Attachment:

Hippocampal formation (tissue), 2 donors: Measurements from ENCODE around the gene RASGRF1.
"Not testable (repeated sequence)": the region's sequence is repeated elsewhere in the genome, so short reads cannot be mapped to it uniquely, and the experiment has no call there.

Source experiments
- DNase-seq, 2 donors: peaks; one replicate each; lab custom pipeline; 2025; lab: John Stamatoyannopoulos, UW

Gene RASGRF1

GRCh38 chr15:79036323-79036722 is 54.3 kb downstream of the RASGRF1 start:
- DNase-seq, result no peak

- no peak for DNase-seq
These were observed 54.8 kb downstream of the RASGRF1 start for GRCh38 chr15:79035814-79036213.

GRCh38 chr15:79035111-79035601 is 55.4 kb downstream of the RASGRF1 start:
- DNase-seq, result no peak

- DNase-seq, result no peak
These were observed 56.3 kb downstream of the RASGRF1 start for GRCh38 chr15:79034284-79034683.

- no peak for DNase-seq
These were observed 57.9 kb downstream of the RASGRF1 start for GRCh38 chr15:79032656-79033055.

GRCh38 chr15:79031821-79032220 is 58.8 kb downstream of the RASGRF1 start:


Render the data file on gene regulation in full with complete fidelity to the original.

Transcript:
Hippocampal formation (tissue), 2 donors: Measurements from ENCODE around the gene RASGRF1.
"Not testable (repeated sequence)": the region's sequence is repeated elsewhere in the genome, so short reads cannot be mapped to it uniquely, and the experiment has no call there.

Source experiments
- DNase-seq, 2 donors: peaks; one replicate each; lab custom pipeline; 2025; lab: John Stamatoyannopoulos, UW

Gene RASGRF1

GRCh38 chr15:79036323-79036722 is 54.3 kb downstream of the RASGRF1 start:
- DNase-seq, result no peak

- no peak for DNase-seq
These were observed 54.8 kb downstream of the RASGRF1 start for GRCh38 chr15:79035814-79036213.

GRCh38 chr15:79035111-79035601 is 55.4 kb downstream of the RASGRF1 start:
- DNase-seq, result no peak

- DNase-seq, result no peak
These were observed 56.3 kb downstream of the RASGRF1 start for GRCh38 chr15:79034284-79034683.

- no peak for DNase-seq
These were observed 57.9 kb downstream of the RASGRF1 start for GRCh38 chr15:79032656-79033055.

GRCh38 chr15:79031821-79032220 is 58.8 kb downstream of the RASGRF1 start: